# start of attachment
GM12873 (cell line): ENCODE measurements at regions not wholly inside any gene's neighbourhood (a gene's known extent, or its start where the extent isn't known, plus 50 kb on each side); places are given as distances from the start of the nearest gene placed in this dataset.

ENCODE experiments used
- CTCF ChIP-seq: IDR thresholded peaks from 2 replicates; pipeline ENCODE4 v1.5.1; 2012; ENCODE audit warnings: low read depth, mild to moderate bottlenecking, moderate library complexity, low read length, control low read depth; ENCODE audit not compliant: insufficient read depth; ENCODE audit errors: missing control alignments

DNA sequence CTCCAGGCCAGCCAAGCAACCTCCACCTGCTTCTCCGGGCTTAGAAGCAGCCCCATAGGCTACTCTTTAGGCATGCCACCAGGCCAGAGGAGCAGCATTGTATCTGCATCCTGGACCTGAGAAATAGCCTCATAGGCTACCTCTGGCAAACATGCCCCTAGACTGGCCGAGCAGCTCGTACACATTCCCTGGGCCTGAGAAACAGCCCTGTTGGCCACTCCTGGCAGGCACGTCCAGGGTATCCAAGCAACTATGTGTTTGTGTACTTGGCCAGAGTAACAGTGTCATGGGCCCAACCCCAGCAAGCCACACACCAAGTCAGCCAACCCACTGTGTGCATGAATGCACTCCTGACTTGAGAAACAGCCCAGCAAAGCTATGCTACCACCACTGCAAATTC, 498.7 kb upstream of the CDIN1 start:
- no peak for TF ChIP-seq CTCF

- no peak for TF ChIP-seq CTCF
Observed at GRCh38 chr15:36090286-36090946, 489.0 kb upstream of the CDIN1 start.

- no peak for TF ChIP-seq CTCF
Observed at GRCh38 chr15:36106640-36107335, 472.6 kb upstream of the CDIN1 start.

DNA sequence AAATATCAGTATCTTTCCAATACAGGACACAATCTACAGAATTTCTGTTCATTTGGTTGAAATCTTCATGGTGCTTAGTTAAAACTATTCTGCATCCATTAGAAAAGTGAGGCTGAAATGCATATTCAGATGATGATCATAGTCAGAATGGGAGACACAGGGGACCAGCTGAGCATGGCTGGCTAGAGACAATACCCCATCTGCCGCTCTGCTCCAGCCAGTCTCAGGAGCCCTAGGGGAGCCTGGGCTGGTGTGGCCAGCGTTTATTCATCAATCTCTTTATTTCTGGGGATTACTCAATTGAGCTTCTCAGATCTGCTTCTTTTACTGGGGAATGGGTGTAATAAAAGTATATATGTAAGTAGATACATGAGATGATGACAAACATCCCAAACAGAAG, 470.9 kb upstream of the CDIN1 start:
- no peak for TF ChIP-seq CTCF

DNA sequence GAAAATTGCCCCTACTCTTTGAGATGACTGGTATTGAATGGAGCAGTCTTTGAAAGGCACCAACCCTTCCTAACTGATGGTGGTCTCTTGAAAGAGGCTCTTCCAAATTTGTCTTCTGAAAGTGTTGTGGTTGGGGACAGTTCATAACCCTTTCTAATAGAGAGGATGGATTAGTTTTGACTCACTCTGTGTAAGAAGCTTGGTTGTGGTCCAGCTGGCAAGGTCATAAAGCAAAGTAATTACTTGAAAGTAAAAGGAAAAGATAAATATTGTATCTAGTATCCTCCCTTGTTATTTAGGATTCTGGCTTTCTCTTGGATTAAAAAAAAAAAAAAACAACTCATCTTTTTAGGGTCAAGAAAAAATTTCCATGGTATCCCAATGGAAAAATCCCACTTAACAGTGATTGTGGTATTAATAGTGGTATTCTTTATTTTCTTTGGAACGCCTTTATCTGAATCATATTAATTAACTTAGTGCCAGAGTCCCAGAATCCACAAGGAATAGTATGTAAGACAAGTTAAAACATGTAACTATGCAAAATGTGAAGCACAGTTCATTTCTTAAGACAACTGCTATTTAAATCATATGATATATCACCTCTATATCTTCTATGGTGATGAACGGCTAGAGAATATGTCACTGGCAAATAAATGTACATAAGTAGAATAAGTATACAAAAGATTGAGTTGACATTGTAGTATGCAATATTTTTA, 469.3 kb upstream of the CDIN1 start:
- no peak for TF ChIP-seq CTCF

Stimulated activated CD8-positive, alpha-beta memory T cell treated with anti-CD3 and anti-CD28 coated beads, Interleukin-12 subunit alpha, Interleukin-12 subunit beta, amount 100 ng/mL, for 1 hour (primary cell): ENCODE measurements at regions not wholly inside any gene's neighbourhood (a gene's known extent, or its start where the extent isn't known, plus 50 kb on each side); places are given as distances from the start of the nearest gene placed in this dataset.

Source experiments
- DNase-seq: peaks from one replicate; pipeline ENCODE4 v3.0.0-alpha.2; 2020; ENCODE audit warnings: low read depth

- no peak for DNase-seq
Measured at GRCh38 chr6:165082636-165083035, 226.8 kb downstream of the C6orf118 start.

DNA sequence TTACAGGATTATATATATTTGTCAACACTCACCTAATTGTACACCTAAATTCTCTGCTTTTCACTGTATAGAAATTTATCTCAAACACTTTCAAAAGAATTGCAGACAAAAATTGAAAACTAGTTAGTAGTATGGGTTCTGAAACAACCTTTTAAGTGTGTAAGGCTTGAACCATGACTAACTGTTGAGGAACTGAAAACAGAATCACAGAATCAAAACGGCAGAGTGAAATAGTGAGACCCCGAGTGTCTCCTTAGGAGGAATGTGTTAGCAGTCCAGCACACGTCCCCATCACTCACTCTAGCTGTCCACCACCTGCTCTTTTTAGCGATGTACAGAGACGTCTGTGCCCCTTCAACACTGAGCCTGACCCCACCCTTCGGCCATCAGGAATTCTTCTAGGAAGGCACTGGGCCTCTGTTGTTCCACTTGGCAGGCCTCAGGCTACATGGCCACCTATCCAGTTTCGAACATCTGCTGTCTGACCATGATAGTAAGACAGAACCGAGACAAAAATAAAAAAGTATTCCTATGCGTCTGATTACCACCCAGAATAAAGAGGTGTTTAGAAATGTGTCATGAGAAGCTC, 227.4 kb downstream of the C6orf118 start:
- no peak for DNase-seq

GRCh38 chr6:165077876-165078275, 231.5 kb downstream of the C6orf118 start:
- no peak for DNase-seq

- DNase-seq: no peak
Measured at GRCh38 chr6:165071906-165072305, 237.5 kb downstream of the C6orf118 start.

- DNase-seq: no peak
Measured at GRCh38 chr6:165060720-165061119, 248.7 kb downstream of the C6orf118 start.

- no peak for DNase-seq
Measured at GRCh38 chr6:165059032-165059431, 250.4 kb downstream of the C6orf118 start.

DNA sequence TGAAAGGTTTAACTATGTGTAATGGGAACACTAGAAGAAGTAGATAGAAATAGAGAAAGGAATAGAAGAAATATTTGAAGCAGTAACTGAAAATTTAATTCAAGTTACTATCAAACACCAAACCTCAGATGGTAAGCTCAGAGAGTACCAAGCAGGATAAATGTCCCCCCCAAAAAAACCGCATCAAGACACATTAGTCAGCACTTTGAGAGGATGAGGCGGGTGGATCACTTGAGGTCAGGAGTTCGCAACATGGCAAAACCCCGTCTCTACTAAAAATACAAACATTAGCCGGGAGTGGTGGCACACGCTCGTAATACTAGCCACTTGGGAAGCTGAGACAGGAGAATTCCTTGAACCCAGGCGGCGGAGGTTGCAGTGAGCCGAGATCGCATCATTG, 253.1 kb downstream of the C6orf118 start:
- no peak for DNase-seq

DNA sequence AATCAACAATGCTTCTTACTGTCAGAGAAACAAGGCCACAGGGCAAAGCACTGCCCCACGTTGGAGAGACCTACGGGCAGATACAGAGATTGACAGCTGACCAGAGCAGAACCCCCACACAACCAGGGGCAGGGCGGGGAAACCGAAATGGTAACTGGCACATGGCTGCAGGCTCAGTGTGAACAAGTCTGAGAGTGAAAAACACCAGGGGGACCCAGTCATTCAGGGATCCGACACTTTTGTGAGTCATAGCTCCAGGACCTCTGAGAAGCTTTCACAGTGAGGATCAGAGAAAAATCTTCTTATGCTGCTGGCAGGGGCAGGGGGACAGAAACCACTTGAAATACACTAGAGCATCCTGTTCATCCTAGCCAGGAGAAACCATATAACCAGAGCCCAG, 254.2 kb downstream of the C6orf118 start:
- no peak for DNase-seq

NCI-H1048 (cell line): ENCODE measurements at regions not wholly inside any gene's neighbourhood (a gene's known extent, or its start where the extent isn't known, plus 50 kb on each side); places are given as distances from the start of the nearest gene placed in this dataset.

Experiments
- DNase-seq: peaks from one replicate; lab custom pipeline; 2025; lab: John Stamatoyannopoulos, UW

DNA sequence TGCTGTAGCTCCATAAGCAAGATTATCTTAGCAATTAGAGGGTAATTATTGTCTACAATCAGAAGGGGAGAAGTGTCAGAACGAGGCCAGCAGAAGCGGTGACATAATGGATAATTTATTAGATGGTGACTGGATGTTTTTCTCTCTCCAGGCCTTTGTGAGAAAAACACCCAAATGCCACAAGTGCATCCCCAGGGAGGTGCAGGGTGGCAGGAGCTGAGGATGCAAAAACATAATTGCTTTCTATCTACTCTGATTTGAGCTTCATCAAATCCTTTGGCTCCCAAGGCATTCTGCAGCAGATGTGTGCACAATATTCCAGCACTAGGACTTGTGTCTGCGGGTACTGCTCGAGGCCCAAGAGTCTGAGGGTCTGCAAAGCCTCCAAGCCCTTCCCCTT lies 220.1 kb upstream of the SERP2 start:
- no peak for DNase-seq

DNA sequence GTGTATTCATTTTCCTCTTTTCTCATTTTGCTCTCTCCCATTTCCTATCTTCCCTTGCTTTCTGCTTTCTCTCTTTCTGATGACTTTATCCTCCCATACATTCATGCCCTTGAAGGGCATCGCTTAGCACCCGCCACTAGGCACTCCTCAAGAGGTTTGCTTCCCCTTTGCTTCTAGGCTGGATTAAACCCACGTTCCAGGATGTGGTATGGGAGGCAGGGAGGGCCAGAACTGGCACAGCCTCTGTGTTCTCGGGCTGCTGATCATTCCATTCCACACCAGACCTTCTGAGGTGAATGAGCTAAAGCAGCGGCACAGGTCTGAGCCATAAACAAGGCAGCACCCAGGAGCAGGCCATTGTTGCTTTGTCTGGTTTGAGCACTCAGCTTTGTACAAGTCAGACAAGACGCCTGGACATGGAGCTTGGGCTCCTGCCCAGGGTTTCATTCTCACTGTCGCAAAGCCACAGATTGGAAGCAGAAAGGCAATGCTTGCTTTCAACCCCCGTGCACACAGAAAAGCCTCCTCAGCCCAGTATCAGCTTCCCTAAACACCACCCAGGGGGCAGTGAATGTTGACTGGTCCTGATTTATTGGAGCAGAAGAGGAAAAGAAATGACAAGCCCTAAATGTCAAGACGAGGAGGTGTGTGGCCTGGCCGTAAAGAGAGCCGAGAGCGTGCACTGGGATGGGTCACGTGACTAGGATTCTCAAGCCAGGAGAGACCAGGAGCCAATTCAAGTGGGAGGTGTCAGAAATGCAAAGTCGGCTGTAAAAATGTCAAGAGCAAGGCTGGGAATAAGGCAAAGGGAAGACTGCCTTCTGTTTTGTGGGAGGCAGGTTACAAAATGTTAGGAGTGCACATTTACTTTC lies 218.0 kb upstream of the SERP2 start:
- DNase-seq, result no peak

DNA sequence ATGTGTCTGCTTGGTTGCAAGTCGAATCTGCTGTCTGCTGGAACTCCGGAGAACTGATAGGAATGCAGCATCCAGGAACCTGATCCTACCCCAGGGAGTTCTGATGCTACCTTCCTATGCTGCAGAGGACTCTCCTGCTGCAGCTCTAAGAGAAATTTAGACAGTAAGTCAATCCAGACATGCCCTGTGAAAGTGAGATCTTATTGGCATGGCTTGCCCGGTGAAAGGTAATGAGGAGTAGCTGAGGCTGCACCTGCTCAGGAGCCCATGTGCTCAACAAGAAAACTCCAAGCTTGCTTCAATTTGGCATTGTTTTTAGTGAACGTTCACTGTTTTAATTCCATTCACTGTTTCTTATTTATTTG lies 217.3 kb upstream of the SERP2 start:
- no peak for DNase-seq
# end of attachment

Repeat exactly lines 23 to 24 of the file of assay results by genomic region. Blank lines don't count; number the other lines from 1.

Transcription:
- DNase-seq: no peak
Measured at GRCh38 chr6:165071906-165072305, 237.5 kb downstream of the C6orf118 start.